Toronto To the Toronto Raptors, it was the contractual equivalent of an anchor.
So interim GM Wayne Embry finally cut it loose Friday, trading veteran Jalen Rose, a first-round pick and an undisclosed amount of cash to the New York Knicks for forward Antonio Davis on Friday.
Whether or not Davis ever dons a Raptors jersey, the move will pay off literally ridding the franchise of its biggest contract while providing the Raptors with $10-million (U.S.) in cap relief.
"Cap room is very important and a franchise that's in transition, it's much easier to build when you've got cap room, not necessarily just signing free agents, but in making trades, brokering deals," said Raptors interim GM Wayne Embry.
The Raptors started the season at 1-15 but were 16-30 going into Friday night's home game against the 14-30 Knicks. Rose, dressed in a designer suit, embraced his former teammates as he strode to the Knicks bench. He high-fived Toronto fans as he headed through the tunnel to a standing ovation at halftime. Davis was not at the Air Canada Centre.
Rose, 33, is making $15.7-million this season and is due to make $16.9-million next season.
"He's exactly what we need," Knicks coach Larry Brown said of Rose.
But not what the Raptors needed. Rose's sizable salary made him a poor fit for the Raptors' blueprint to rebuild around youth and there had been speculation about his future in Toronto for the better part of a year.
"Jalen was a pro," Toronto coach Sam Mitchell said. "In my year and a half, Jalen was great to me. It was great working with him. .-.-. New York is getting a good guy, a guy who can score. We're going to miss his scoring. But that's life in the NBA."
"I had mixed emotions about that because I really like Jalen as a person and as a basketball player, but this is the NBA," said Embry.
This is Embry's second trade in the eight days he's been interim GM, taking the reins after the Raptors fired Rob Babcock last week. Earlier this week, he traded seldom-used Aaron Williams to New Orleans for two second-round draft picks.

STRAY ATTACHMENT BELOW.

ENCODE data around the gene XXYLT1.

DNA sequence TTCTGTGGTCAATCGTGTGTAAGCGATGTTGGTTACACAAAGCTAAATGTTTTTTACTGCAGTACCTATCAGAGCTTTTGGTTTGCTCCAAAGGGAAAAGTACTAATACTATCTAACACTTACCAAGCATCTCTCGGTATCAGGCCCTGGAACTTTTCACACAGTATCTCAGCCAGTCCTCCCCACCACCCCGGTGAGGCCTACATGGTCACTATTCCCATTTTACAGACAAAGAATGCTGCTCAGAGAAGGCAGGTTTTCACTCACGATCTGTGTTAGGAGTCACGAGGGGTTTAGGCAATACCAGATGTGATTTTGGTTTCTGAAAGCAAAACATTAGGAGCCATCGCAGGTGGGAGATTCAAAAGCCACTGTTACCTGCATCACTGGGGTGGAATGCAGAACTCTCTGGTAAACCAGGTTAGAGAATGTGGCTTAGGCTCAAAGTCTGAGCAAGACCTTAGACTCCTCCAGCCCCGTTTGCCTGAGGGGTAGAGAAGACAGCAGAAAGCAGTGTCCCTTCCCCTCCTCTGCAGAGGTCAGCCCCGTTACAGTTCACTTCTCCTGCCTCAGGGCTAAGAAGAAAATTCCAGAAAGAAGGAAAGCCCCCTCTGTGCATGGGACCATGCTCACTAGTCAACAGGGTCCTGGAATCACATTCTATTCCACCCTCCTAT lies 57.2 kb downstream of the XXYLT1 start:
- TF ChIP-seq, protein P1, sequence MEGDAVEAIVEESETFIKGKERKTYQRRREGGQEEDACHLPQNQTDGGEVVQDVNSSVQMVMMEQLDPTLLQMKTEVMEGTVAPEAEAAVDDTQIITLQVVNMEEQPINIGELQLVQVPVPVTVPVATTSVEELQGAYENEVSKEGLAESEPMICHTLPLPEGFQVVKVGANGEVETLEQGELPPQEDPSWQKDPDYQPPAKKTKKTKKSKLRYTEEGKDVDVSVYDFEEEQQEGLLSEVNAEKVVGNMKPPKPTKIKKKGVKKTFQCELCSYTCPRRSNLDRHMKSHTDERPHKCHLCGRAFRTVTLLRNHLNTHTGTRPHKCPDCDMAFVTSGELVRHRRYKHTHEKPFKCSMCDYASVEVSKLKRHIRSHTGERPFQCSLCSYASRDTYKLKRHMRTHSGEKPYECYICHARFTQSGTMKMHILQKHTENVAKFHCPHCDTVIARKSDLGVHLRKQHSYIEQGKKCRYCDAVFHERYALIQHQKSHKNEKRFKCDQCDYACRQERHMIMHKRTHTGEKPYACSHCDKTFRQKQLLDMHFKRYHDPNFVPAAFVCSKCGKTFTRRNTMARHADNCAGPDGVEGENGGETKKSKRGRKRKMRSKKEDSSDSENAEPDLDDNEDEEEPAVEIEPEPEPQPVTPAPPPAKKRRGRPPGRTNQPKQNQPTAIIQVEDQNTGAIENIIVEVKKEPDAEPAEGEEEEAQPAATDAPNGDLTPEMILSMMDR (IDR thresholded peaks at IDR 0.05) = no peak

The 37-year-old Davis, who played for the Raptors from 1999 to 2003, is in the final year of a $65-million, five-year contract he signed with Toronto in 2001. He'll make $13.86-million this year, but his salary comes off the books at season's end, giving the Raptors the financial breathing room.
"Antonio bring size, he brings experience, and we think he can help the growth of our young bigs (big men)," said Embry. "He has experience here, and he's a good guy."
Good guy he may be, but he wasn't well-liked in his final days with the Raptors, and he's booed whenever he plays here. He has 48 hours to report to the team.
"We think he is but you never know until he gets here. But I'm assuming he is, yes," said Embry.
The move wasn't about Davis though, but more about the flexibility the Raptors now have in signing free agents, or keeping their own, and point guard Mike James is at the top of that list. The guard has been a pleasant surprise since the Raptors traded Rafer Alston to the Houston Rockets for James during training camp, averaging 17.2 points and 5.3 assists heading into Friday' game.
"I tell you, it gives us a lot of flexibility and Mike James is a proven player .-.-. I like proven players and we like what Mike has contributed to our team thus far," said Embry.
Raptors star forward has been vocal in his hopes the Raptors will keep James, who could opt out of the final year of his contract this summer.